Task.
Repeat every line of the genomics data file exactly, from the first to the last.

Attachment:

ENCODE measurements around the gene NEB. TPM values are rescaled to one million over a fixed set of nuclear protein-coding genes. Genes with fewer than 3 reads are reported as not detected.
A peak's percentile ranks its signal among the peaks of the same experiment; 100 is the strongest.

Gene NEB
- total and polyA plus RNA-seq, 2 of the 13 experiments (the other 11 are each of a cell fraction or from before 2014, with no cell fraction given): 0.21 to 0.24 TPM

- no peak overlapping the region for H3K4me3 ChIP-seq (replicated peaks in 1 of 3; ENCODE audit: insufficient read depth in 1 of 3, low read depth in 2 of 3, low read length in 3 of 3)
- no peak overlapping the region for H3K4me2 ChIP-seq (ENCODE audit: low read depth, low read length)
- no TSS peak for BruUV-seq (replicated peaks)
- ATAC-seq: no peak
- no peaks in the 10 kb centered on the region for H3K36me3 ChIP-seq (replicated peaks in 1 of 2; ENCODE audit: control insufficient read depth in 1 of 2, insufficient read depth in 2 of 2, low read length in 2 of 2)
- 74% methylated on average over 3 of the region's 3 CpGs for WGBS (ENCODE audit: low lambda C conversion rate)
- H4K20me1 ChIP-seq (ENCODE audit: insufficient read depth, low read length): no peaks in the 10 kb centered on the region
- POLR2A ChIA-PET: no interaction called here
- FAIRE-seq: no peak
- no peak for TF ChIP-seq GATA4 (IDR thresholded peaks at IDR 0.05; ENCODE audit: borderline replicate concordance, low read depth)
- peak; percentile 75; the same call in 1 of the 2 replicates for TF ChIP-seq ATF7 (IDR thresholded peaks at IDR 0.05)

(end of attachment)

ENCODE measurements around the gene NEB. TPM values are rescaled to one million over a fixed set of nuclear protein-coding genes. Genes with fewer than 3 reads are reported as not detected.
A peak's percentile ranks its signal among the peaks of the same experiment; 100 is the strongest.

Gene NEB
- total and polyA plus RNA-seq, 2 of the 13 experiments (the other 11 are each of a cell fraction or from before 2014, with no cell fraction given): 0.21 to 0.24 TPM

- no peak overlapping the region for H3K4me3 ChIP-seq (replicated peaks in 1 of 3; ENCODE audit: insufficient read depth in 1 of 3, low read depth in 2 of 3, low read length in 3 of 3)
- no peak overlapping the region for H3K4me2 ChIP-seq (ENCODE audit: low read depth, low read length)
- no TSS peak for BruUV-seq (replicated peaks)
- ATAC-seq: no peak
- no peaks in the 10 kb centered on the region for H3K36me3 ChIP-seq (replicated peaks in 1 of 2; ENCODE audit: control insufficient read depth in 1 of 2, insufficient read depth in 2 of 2, low read length in 2 of 2)
- 74% methylated on average over 3 of the region's 3 CpGs for WGBS (ENCODE audit: low lambda C conversion rate)
- H4K20me1 ChIP-seq (ENCODE audit: insufficient read depth, low read length): no peaks in the 10 kb centered on the region
- POLR2A ChIA-PET: no interaction called here
- FAIRE-seq: no peak
- no peak for TF ChIP-seq GATA4 (IDR thresholded peaks at IDR 0.05; ENCODE audit: borderline replicate concordance, low read depth)
- peak; percentile 75; the same call in 1 of the 2 replicates for TF ChIP-seq ATF7 (IDR thresholded peaks at IDR 0.05)